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J Microbiol Biotechnol. 2007 Dec;17(12):2027-32.

Seed-dependent accelerated fibrillation of alpha-synuclein induced by periodic ultrasonication treatment.

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  • 1School of Chemical and Biological Engineering, College of Engineering, Seoul National University, Seoul 151-744, Korea.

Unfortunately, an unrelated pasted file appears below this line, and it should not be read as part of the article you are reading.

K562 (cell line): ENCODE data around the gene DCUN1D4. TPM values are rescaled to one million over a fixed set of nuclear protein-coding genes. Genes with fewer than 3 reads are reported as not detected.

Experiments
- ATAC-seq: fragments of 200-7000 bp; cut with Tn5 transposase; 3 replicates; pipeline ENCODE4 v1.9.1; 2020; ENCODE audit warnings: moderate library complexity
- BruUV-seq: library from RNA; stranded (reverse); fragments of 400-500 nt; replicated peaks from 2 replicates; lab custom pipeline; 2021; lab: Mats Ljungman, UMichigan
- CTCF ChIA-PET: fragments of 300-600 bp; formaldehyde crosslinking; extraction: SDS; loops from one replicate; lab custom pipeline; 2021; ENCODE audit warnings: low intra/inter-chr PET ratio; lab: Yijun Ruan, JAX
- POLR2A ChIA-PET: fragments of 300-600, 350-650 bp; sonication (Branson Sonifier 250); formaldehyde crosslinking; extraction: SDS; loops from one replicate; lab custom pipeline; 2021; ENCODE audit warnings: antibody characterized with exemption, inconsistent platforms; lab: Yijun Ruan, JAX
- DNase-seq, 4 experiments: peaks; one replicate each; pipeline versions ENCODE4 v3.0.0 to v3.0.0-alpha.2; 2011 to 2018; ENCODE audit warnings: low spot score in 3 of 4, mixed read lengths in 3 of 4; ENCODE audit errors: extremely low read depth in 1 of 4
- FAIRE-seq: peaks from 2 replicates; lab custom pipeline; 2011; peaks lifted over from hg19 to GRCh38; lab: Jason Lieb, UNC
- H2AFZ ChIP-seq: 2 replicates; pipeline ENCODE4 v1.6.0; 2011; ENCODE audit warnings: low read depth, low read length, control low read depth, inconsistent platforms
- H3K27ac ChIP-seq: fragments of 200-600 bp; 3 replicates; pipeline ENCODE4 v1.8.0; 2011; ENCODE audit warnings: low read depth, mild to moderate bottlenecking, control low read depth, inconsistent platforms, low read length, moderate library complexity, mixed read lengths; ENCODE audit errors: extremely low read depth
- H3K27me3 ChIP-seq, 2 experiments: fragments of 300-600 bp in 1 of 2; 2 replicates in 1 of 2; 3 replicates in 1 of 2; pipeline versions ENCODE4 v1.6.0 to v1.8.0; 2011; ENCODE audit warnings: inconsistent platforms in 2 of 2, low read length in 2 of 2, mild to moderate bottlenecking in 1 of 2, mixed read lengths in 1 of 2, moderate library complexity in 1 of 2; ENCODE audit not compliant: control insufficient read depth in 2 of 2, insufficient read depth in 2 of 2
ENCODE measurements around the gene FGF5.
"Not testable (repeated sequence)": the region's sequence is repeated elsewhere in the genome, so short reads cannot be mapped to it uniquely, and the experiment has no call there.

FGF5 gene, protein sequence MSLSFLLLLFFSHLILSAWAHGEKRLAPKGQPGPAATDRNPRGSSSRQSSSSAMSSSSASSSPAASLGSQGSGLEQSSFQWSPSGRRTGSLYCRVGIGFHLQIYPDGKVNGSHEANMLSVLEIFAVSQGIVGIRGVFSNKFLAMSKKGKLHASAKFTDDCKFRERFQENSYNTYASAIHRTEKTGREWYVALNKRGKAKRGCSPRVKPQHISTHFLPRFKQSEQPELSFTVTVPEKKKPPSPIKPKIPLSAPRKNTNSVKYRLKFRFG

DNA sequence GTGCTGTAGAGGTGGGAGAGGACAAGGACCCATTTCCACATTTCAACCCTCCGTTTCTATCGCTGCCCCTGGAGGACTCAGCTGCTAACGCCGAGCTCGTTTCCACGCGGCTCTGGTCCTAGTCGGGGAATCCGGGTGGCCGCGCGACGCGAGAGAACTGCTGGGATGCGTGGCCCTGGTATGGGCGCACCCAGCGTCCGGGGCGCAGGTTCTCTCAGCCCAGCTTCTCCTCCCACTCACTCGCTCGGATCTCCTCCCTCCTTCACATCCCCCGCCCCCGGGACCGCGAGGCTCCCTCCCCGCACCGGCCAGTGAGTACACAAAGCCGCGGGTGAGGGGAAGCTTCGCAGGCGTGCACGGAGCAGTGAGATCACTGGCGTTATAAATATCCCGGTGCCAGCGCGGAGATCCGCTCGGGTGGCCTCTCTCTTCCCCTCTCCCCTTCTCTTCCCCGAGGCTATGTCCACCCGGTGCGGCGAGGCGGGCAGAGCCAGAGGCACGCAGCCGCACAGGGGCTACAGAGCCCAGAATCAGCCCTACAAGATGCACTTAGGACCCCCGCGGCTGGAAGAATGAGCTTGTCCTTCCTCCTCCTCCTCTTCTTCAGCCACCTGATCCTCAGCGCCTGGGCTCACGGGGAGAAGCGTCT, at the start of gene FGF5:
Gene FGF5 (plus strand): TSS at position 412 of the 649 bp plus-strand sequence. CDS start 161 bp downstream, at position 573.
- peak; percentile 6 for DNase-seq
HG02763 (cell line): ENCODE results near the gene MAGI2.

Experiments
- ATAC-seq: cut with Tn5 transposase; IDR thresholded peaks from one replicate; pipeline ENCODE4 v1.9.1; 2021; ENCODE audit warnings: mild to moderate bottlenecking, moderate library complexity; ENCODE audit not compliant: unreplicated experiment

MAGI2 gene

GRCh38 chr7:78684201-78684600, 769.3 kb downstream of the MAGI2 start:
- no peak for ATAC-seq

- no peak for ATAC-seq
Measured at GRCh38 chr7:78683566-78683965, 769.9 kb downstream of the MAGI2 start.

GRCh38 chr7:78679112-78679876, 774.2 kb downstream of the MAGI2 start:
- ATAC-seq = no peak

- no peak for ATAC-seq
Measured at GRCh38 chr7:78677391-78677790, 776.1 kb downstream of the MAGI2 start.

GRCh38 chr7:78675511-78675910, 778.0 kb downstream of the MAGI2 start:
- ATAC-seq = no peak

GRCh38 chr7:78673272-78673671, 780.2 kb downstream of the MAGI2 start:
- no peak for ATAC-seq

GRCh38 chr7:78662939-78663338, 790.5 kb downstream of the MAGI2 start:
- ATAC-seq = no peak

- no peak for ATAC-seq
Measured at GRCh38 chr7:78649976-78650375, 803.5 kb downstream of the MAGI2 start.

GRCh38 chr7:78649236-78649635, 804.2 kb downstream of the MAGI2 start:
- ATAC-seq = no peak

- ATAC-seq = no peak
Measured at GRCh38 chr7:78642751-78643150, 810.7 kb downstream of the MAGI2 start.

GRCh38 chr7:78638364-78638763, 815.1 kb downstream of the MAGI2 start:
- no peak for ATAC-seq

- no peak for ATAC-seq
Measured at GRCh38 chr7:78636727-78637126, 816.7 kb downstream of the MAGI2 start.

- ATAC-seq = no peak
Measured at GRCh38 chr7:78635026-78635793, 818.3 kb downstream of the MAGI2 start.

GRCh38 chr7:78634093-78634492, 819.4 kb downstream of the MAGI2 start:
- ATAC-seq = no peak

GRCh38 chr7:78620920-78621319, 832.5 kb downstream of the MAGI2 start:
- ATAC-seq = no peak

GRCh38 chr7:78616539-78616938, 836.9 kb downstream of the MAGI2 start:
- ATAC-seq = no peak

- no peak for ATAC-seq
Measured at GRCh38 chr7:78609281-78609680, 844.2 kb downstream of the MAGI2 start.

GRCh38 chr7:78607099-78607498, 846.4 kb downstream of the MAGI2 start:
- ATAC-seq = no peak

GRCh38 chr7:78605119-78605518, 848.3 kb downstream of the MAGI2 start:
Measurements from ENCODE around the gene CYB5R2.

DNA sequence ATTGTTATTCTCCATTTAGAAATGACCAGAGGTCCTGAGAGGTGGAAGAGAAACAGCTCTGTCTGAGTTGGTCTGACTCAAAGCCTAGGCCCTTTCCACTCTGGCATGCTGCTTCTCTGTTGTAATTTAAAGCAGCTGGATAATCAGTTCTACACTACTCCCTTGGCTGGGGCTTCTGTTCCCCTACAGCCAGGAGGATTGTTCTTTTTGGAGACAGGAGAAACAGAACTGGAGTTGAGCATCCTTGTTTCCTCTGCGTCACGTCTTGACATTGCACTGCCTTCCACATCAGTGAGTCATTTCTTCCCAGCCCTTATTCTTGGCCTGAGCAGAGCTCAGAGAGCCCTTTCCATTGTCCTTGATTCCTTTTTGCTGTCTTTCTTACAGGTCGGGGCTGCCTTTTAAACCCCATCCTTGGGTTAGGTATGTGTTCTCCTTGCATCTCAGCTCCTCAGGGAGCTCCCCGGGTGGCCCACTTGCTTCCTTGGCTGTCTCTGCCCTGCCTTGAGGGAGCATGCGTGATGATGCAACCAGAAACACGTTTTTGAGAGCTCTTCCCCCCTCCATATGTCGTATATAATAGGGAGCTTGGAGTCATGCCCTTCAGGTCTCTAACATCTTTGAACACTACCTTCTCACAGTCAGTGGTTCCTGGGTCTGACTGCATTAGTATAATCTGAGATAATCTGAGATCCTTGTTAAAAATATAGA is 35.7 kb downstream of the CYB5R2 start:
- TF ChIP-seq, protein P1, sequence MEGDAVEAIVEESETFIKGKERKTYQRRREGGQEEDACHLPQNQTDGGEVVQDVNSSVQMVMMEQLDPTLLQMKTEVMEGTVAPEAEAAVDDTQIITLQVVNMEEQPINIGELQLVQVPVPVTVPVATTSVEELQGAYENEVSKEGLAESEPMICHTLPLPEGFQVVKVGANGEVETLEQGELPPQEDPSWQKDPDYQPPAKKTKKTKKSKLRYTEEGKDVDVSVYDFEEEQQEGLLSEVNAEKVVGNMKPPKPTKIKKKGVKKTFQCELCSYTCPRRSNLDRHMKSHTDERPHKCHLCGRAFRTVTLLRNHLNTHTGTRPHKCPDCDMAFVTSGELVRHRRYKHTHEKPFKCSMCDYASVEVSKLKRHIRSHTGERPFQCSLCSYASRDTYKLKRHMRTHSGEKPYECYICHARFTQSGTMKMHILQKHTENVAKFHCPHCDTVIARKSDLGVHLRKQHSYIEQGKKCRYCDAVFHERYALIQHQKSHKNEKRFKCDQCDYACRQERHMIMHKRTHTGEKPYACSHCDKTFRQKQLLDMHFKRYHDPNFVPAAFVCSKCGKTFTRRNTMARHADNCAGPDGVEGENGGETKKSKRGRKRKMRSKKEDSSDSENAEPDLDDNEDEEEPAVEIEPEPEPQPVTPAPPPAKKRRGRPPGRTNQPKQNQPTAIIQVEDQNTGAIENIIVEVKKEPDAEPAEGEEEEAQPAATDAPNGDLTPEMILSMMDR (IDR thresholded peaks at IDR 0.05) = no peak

alpha-Synuclein is the major component of Lewy bodies and responsible for the amyloid deposits observed in Parkinson's disease. Ordered filamentous aggregate formation of the natively unfolded a-synuclein was investigated in vitro with the periodic ultrasonication. The ultrasonication induced the fibrillation of a-synuclein, as the random structure gradually converted into a beta-sheet structure. The resulting fibrils obtained at the stationary phase appeared heterogeneous in their size distribution, with the average length and height of 0.28 Mm+/-0.21 Mm and 5.6 nm+/-1.9 nm, respectively. After additional extensive ultrasonication in the absence of monomeric a-synuclein, the equilibrium between the fibril formation and its breakdown shifted to the disintegration of the preexisting fibrils. The resulting fragments served as nucleation centers for the subsequent seed-dependent accelerated fibrillation under a quiescent incubation condition. This self-seeding amplification process depended on the seed formation and subsequent alterations in their properties by the ultrasonication to a state that accretes the monomeric soluble protein more effectively than their reassociation of the seeds back to the original fibrils. Since many neurodegenerative disorders have been considered to be propagated via the seed-dependent amyloidosis, this study would provide a novel aspect of the significance of the seed structure and its properties leading to the accelerated amyloid formation.

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